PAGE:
RALEIGH, N.C. (WTVD) -- Raleigh police now has its first-ever de-escalation policy after six community meetings and tons of public input. It comes after growing frustration about violent police encounters and officer-involved shooting deaths including the January death of Daniel Turcios.
Officers determined he was a threat after he crashed his car and had a knife. His family insisted he was traumatized by the crash and didn't understand the English-speaking officers' commands to drop the weapon. Officers opened fire. Turcios was killed.
Under the department's de-escalation policy an officer would consider whether a person's lack of compliance is a deliberate attempt to resist or other factors such as a language barrier. An officer would also consider a person's medical conditions, mental impairment, developmental disability, or physical limitation.
"If an assault is not ongoing or imminent, right? If there's not violence about to erupt, and we have the opportunity to slow things down. We want to slow down, explained Capt. Eric Goodwin. He presented the three-page policy to a small group of community members Thursday night.
The policy state an officer should not antagonize or bait a person that could result in an unwarranted escalation. "A lot of what we have in here if you ask any Raleigh Police Department officer, perhaps any officer that you find what's in this policy that you're not doing, a good officer will tell you, I'm doing all of those things," Goodwin described to the group.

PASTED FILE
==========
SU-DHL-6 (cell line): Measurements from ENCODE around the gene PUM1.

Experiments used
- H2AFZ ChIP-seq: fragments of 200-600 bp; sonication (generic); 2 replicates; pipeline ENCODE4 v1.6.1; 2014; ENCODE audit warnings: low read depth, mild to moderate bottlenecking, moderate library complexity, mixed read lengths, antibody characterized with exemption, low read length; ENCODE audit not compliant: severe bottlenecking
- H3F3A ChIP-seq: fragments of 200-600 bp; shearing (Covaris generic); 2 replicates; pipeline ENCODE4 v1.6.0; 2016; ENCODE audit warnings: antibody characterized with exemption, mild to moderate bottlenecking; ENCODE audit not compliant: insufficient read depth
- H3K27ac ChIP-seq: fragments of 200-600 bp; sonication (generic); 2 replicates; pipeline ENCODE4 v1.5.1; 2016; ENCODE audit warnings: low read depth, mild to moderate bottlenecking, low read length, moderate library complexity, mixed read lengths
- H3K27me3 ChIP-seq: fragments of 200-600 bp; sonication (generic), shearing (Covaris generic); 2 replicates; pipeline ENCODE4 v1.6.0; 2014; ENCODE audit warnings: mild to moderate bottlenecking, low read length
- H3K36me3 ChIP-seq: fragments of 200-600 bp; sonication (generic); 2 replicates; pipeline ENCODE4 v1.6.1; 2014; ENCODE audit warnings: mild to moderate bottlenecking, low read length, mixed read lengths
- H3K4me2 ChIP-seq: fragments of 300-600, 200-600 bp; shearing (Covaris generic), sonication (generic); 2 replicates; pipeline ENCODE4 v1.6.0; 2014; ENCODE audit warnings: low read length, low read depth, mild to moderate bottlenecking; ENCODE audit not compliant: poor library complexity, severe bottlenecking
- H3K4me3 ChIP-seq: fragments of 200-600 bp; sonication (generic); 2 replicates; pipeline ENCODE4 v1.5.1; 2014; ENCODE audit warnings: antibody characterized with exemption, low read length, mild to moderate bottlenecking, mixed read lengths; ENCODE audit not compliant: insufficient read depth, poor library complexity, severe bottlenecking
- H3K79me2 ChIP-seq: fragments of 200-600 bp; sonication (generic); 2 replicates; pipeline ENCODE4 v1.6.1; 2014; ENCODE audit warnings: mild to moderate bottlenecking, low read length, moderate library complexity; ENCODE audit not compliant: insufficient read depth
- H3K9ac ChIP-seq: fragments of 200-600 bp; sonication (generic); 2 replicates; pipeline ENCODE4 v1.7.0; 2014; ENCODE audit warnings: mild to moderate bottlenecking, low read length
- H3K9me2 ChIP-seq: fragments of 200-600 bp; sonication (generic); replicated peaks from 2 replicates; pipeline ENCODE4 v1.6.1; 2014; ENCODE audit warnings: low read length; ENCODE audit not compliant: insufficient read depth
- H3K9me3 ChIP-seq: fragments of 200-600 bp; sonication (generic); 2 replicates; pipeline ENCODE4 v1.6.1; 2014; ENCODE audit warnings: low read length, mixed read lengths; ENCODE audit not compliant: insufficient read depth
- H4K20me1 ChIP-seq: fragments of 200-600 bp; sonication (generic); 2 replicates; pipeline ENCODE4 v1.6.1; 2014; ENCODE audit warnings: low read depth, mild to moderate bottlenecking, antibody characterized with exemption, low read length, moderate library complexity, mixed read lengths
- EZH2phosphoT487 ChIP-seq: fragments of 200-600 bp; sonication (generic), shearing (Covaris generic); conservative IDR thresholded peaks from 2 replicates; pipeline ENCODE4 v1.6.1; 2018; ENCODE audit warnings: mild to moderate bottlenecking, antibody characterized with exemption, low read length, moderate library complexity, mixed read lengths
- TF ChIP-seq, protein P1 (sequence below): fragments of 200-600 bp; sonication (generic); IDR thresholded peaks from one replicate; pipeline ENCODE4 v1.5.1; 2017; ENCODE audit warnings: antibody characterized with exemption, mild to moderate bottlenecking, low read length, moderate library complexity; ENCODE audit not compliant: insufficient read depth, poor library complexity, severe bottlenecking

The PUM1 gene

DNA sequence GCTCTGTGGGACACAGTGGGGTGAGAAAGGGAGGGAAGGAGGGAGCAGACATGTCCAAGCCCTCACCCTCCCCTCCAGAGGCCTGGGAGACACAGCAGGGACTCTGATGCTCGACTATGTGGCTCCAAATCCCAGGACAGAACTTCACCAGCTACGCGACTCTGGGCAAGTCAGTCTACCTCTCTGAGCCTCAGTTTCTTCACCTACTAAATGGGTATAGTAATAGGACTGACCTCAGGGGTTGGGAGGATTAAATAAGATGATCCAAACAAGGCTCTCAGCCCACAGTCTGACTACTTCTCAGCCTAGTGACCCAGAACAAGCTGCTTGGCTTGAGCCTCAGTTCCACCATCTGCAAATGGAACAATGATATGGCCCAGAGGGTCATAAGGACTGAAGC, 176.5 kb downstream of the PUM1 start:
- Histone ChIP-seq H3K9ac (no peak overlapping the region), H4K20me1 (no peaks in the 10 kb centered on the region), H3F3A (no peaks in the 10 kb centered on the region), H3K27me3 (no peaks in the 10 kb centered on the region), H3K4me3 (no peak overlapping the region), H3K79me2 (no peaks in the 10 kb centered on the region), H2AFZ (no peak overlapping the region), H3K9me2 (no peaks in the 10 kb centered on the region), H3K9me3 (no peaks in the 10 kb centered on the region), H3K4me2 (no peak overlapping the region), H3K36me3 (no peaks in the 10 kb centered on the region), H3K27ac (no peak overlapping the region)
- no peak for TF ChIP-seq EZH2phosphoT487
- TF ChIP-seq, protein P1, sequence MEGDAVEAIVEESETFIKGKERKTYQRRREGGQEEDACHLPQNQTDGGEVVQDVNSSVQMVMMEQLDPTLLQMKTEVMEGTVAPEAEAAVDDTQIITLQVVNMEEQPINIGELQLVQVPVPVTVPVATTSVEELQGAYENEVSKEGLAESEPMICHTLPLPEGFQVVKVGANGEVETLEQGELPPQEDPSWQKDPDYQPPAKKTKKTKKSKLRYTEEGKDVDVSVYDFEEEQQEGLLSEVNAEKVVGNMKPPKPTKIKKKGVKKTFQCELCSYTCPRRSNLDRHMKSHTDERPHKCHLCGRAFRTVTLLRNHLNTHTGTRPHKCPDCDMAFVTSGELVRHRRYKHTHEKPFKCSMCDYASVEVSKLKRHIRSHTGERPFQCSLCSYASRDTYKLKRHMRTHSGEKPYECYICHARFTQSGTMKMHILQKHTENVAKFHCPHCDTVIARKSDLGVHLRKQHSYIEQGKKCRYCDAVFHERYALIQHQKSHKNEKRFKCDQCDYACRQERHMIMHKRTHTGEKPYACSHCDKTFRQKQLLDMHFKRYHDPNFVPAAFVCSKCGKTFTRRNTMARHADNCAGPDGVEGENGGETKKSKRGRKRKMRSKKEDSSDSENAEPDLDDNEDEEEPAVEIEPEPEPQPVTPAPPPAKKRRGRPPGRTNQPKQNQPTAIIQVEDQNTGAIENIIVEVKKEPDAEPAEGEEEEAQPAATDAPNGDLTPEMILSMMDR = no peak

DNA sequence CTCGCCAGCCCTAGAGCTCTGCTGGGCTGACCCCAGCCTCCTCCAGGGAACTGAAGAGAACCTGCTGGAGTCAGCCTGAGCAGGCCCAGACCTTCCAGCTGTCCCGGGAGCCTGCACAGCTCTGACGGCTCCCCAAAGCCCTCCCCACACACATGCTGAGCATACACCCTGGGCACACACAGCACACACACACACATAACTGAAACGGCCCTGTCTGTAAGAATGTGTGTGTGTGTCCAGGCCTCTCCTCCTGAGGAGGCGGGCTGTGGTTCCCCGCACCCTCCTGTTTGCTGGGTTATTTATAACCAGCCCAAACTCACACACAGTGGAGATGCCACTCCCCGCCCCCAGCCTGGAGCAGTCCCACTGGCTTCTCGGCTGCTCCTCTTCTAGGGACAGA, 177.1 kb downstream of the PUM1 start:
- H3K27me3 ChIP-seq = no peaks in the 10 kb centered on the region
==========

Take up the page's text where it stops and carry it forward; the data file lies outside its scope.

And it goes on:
"What we've done is we've codified and put accountability with it and said, this is the expectation, not just of a good officer. This is the expectation of everybody that wears the badge," continued Goodwin.
Some of the people from the community, including social justice activist Kerwin Pittman, said the policy lacks specifics about the procedure and an actual step-by-step action plan for de-escalation during a police encounter " It lacks specificity. It's extremely vague. It lacks a description. And so, the common layperson is not going to understand this," said Pittman.
Pittman attended the community meetings and gave his input on the policy. He said in its current form, RPD's de-escalation policy lacks accountability. "I think this policy still lends itself to willful misinterpretation. And what I mean by that is the officer is going to interpret it, how they want to interpret it, and say, hey, we were de-escalating. And when clearly, we can see that may not have been de-escalation."
Pittman said he's a bit disappointed in the final draft of the policy. "I'm not trying to be a stickler about everything that Raleigh Police Department do, but I know and understand that people's lives depend on this policy, and will individuals be held accountable for breaking these policies," he asked.
Capt. Goodwin explained the PD's policy will be assessed every year. Anyone that wears a badge with the Raleigh Police Department will have to undergo mandatory de-escalation training every year.